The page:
And on our side, we take probably what I more punitive approach, where if you try to cheat the system, you’re going to have a penalty that is going to last for a while because we don’t want you to cheat the system again. And we’ve seen before if we remove the penalty. The sites tends to just do the same things again so that That’s why I like when you say we’re harsher on spam, I think the idea of spam is fairly similar. But the way we approach it is a bit different. Maybe more of a punitive way to make sure like people who live by the rules, actually are ranked higher in the results.
[00:15:45] Max: That makes sense.
[00:15:47] Alexis: It brings back this idea. The fact that you know your site is a relationship between your experience, your users, and then also search engines as well. Because there’s almost like this implicit trust that’s formed and you mention the word trust. Of course, I know that with Google, this whole idea of expertise, authoritativeness, and trustworthiness is becoming more and more important or popping up a little bit more. But I think it’s so interesting and fascinating that you know you’re using that as a standard, almost as if it’s an actual relationship.
[00:16:16] Frédéric: Well, yeah, and it comes from the fact that our users really trust us to serve the best and most authoritative results, and especially for queries is like the tax season is picking up, and people want to make sure that they’re not giving their social security number out, and all of their confidential information out, scammers. And a lot of people will trust whatever comes at the first positions on Bing. And If they click on the first link, like they cannot even imagine, most of them actually cannot even imagine we will send them to a scam or anything like that. So it is a huge responsibility for us. That’s why we take it extremely seriously. Because when we fail it has real life consequences for these people.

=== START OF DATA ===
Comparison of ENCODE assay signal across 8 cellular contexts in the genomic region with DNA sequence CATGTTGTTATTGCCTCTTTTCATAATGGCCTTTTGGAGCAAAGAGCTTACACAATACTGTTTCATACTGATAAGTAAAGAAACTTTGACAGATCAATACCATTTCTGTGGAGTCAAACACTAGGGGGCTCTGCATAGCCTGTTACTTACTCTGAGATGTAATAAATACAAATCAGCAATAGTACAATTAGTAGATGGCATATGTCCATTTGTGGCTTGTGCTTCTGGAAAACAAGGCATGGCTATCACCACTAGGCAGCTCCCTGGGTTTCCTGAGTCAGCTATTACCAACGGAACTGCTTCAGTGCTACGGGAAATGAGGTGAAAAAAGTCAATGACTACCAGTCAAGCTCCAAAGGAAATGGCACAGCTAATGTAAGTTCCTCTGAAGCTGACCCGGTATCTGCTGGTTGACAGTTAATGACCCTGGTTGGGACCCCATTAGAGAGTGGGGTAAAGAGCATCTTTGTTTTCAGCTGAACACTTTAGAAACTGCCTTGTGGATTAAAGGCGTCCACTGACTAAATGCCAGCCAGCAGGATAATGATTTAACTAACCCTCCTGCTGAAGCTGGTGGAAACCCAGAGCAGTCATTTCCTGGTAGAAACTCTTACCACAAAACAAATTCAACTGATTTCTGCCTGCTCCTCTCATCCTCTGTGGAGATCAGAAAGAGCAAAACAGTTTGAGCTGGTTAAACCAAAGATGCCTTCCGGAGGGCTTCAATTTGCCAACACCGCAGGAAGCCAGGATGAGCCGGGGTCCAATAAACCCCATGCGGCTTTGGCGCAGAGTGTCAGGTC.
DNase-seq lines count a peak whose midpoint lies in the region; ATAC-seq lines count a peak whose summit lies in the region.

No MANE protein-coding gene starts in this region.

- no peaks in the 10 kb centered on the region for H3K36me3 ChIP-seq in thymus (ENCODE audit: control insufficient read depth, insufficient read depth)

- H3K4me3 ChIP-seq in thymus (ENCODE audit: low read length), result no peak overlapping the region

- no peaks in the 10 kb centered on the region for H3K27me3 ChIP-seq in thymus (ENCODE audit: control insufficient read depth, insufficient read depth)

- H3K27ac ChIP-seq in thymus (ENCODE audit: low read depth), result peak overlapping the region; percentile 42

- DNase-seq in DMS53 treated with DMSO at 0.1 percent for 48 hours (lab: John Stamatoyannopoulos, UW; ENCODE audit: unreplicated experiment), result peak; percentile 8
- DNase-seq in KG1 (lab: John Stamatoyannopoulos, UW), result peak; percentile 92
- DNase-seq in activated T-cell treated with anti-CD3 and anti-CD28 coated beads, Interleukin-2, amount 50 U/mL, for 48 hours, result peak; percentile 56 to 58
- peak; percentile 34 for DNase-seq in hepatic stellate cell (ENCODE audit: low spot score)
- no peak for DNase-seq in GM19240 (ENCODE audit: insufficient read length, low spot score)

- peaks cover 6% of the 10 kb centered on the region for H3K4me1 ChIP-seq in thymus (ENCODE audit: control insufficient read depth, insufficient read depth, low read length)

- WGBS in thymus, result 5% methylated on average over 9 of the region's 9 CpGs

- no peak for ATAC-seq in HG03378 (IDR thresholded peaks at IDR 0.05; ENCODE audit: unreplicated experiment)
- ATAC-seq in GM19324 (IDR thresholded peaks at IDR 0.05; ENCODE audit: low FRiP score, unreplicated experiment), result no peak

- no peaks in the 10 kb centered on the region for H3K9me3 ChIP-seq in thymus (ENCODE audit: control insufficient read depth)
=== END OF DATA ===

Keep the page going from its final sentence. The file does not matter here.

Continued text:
[00:17:00] Alexis: Definitely. And do you think, Oh, I know that one of your articles that you mentioned, that you’re thinking about running with the history of search, which I don’t understand why it was the least popular? Because I feel like to hear from your perspective of the history of search would be so incredibly fascinating, because I felt that (and I don’t know if you’ve felt that this as well) that as time has gone on, people have gravitated more towards that first result. Where is in the past? I mean, when I was younger, just remember almost being told to more critically evaluate all of the results that were coming through, and then now it’s like, oh, just click on the first one. Whatever that says is fine, which probably shifts more responsibility onto you as a search engine and your team.
[00:17:38] Frédéric: Yes, and so there are two aspects to this from one sense, and it makes it slightly easier because if it puts more weight on the number one number two number three results, that means also like the weight of responsibilities is lower for in return, things that are not necessarily the best results like number nine or number ten. For some queries like if you type something like [Facebook log in], there is an excellent number one result I can think of and not much more two, three, four, five that I think would fulfill their user intent.